If you missed any of the earlier posts in the series, you can check them out here:
- 31 Days of disaster Recovery
- Does DBCC Automatically Use Existing Snapshot?
- Protection From Restoring a Backup of a Contained Database
- Determining Files to Restore Database
I’ve said it before (T-SQL Tuesday #19 – Beyond Backups) and I’ll say it again. Back up your system databases: master, model, msdb, and distribution. You should also be backing up your resource DB as well. You can back up the resource DB (mssqlsystemresource.mdf and mssqlsystemresource.ldf files) by just copying them to your backup location. This can save you from losing a lot of critical data. If you lost master database and you have to rebuild master, you will lose everything in msdb and model as well. It can turn a difficult situation into a terrible one. Being a lazy an efficient dba means doing simple things (like backing up the system databases) to save yourself a lot of work later down the line.
Certificates and Master Keys
If you are using certificates for creating asymmetric keys, authorizations, or securing securables (like procedures), then you need to consider the ramifications if you need to re-apply the certificate. For example, if you need to move a database with encrypted data to a new server, you may need to decrypt and re-encrypt the data. You will need the original certificate to do perform this action. You can export the certificate to a file using the BACKUP CERTIFICATE command. Likewise, you should export the database master key to a file using the BACKUP MASTER KEY command.
The backed up certificates and master keys should be immediately removed from the server and stored in a safe, secure location. I like to store them in source control that is securely protecting (in a tree only the DBAs have access to) and is itself getting backed up. Additionally, if you use a password to secure the exported files, those passwords should be stored securely using whatever secure method you are using to protect service account passwords. Preferably in something that is secure and gets backed up in it’s own right.
SSRS Encryption Key
If you lose your SSRS instance and you need to connect a new one to the existing databases, you will need to import the original encryption key to be able to read sensitive data. If you encryption key is not available, you can generate a new encryption key, but it will wipe out all existing sensitive data. I was called in to consult on a scenario where someone had done this, and their reporting server had over 600 subscriptions added by users. They lost all of the user information related to those subscriptions. They had to track down the users and then manually re-enter their email addresses to fix the subscriptions. They also lost the passwords to all of their data sources for the reports, but that was minor to fix compared to the broken subscriptions.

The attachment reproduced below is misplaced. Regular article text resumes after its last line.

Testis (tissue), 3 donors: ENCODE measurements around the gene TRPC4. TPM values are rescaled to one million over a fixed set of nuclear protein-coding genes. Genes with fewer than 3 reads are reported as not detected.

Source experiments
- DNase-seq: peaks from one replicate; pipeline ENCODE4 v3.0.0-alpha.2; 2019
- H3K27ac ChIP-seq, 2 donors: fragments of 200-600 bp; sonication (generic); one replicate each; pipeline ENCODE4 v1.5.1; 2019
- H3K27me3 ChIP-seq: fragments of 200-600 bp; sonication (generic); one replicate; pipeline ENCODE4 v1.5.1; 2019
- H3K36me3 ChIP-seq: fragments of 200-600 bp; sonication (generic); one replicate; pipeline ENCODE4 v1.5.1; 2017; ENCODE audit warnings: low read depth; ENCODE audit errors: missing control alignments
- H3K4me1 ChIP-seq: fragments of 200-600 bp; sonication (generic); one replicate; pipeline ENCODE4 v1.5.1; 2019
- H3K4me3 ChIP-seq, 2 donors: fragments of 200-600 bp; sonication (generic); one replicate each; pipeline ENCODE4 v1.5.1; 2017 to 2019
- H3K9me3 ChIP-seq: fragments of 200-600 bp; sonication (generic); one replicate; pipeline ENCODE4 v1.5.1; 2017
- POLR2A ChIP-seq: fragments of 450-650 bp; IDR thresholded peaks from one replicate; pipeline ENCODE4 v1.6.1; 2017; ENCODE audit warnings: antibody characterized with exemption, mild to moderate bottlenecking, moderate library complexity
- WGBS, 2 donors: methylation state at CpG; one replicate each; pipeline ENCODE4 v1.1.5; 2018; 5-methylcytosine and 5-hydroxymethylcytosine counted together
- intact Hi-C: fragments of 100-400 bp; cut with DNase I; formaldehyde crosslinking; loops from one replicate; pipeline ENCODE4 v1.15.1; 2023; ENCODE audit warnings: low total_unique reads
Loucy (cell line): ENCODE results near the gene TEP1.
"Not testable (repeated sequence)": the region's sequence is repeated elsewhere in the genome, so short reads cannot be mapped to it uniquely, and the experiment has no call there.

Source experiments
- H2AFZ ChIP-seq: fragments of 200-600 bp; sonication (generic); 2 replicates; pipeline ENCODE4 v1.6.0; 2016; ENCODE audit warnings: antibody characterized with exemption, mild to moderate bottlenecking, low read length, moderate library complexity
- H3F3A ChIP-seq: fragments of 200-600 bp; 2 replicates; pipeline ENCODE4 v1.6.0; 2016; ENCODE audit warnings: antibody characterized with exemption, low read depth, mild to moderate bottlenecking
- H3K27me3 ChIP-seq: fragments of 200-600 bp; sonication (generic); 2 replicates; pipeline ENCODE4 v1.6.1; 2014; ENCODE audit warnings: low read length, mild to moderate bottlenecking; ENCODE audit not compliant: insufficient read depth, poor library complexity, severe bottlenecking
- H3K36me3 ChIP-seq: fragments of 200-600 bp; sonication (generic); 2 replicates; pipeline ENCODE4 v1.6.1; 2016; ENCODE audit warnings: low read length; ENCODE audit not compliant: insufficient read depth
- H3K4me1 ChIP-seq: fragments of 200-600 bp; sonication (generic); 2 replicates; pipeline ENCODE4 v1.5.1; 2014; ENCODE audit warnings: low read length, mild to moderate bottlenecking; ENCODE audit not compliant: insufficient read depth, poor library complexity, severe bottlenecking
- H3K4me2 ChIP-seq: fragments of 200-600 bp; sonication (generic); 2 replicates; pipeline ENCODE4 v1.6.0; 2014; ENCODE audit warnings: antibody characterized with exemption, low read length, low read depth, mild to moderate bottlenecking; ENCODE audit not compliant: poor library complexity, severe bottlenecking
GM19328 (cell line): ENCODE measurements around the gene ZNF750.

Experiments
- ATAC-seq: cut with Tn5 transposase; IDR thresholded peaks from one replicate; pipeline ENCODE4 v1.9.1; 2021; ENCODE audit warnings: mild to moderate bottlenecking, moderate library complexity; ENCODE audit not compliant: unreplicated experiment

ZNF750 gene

So please ensure that you are exporting the encryption key to a file and storing it securely. Don’t leave it on the server itself. Move it to a secure location that gets backed up like source control.
Yes, there are databases inside Analysis Services, and yes, you can AND SHOULD back those up. You use XMLA to back up the SSAS databases. To automate this process, create a SQL job in the regular database engine that connects to SSAS and executes the XMLA code. It’s actually very simple to do.
Here are sample backup and restore commands in XMLA for reference:
<Backup xmlns="http://schemas.microsoft.com/analysisservices/2003/engine"> <Object> <DatabaseID>Adventure Works DW 2012</DatabaseID> </Object> <File>c:bakAdventure Works DW 2012.abf</File> </Backup>
<Restore xmlns="http://schemas.microsoft.com/analysisservices/2003/engine"> <File>c:bakAdventure Works DW 2012.abf</File> <DatabaseName>Adventure Works DW 2012</DatabaseName> <AllowOverwrite>true</AllowOverwrite> <Security>IgnoreSecurity</Security> <DbStorageLocation xmlns="http://schemas.microsoft.com/analysisservices/2008/engine/100/100">C:Program FilesMicrosoft SQL ServerMSAS11.MSSQLSERVEROLAPDATA</DbStorageLocation> </Restore>
The key point of today’s post was to get you thinking about more than just backing up your main user databases. Yes, those are key in terms of data loss potential, but keeping everything else that is critical is also key in how long you will be down if there is an outage and key in the amount of effort involved with making your system whole again. Please make sure you are backing up the system databases, certificates, master keys, encryption keys for SSRS, and the SSAS databases. If you’re lucky, an outage might not even get noticed. If that happens, you know you’re doing your job right.